Incredibly (how?) it is 50 years since the release of Kes, Ken Loach’s classic film about a rough and tumble working class kid, neglected at home and school, who finds, only fleetingly alas, beauty and purpose through the experience of training a hawk. Few works of art, even very great ones, manage to ink themselves indelibly into a generation’s consciousness, but Loach’s film, a faithful and detailed rendering of Barry Hines’s novel A Kestrel for a Knave, did just that, leaving a mark that endures as pervasive as coal dust worked into skin.
Untameable, an exhibition of material from the Barry Hines Archive curated by artists Patrick Murphy and Anton Want, offers a vivid testament to an unjustly neglected writer whose range extended far beyond his most famous novel. I urge anyone who happens to be near or in Sheffield, or even further afield, to make their way there post-haste before it closes on December 20. It is worth a detour.
Hines was a 25-year-old P.E. teacher when his first novel, The Blinder, the story of a teenage footballer, was published. He knew whereof he wrote having almost made it as a pro himself, one of the traditional paths out of working class poverty of course (in the days long before footballers achieved the pampered demi-god millionaire status of today, obviously). Good enough to play for England schoolboys and evidently a gifted all-round sportsman, Hines also possessed a deep compulsion to portray the reality of the world he had grown up in and the working class experience. On display in this exhibition, we see some of the handwritten manuscripts for the early works, vividly propelled by an unwavering determination to get his words out there in the world.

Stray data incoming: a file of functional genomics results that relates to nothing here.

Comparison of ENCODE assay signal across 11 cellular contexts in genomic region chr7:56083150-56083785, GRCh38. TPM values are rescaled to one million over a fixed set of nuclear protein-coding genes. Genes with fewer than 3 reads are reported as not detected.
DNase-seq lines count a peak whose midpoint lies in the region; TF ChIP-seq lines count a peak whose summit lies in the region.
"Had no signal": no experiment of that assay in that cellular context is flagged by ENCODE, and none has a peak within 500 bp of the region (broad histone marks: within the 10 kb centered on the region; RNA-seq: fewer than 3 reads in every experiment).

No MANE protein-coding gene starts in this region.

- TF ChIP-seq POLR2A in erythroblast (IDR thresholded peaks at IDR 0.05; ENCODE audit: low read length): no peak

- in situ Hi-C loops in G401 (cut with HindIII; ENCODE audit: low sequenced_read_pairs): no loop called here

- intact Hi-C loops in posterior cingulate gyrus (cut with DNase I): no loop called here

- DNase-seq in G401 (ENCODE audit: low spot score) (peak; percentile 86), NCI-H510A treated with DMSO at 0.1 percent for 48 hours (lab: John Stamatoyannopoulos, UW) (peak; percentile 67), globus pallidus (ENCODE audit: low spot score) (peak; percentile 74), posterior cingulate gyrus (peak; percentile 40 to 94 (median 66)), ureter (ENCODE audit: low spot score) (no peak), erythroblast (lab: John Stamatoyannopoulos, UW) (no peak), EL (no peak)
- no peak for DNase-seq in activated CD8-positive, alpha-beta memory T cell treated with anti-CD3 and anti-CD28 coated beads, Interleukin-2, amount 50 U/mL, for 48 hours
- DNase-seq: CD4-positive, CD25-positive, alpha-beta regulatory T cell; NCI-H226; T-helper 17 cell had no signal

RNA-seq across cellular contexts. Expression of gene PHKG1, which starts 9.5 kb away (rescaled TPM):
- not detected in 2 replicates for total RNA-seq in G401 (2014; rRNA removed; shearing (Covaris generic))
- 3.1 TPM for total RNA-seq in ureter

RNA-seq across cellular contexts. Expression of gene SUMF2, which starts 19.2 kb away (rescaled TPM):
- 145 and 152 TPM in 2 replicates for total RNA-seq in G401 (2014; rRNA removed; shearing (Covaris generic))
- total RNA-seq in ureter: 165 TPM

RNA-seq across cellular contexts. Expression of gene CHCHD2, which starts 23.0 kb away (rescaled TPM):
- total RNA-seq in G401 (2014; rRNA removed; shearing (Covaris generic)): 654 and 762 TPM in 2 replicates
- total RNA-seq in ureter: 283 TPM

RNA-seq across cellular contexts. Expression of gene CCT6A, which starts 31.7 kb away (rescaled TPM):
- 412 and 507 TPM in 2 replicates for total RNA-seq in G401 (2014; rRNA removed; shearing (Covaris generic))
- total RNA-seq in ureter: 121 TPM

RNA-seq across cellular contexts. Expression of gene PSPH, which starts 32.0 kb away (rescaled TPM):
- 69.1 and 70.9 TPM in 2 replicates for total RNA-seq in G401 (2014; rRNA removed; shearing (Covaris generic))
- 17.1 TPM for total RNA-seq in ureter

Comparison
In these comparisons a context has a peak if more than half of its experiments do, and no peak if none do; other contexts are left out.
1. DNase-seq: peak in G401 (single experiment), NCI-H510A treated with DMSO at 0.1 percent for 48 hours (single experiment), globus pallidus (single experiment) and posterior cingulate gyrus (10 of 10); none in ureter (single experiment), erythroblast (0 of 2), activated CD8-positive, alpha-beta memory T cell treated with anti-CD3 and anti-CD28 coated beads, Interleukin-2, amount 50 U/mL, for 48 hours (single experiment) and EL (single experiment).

In his foreword to the exhibition, David Forrest of the university’s school of English makes the salient point that the opportunities available to the young writer were, sadly, almost certainly greater than they would be now in comparable circumstances. Legendary producer Tony Garnett was stunned to be turned down when he approached Hines with a proposal to write a screenplay. The writer replied that he was well on with a novel about a boy and a hawk and needed to get it finished.
Though this exhibition is essentially across just one open-plan room, it affords a comprehensive portrait. Hines, it is clear, was not a writer to glad-hand producers or schmooze his way around literary circles. It would simply not have been possible for him to do so. A video extract records him excoriating Frederic Raphael’s The Glittering Prizes and the Oxbridge-educated cabal who made programmes about the lives of successful middle class Oxbridge-educated people. For Hines, the lives of ‘ordinary’ people were every bit as fascinating and worthy of record as those of social elites.
His most-famous work after Kes is perhaps the post-nuclear-holocaust drama Threads, a terrifying show which appeared at an extraordinarily tense period of the Cold War. The title refers to the importance and fragility of communal ties, and Hines’s work taken as a whole might be the perfect rebuttal of Margaret Thatcher’s line that “there is no such thing as society”. An extract from the screenplay of Threads on display reads thus: “In an urban society, everything connects. Each person’s needs are fed by the skills of many others. Our lives are woven together in a fabric. But the connections that make society strong also make it vulnerable.”
I came away from this show both moved and filled with admiration for a writer who was the very embodiment of the word integrity. Go now, you still have time (just).
Untameable: The Barry Hines Archive exhibition is at Sheffield University until December 20, 2019.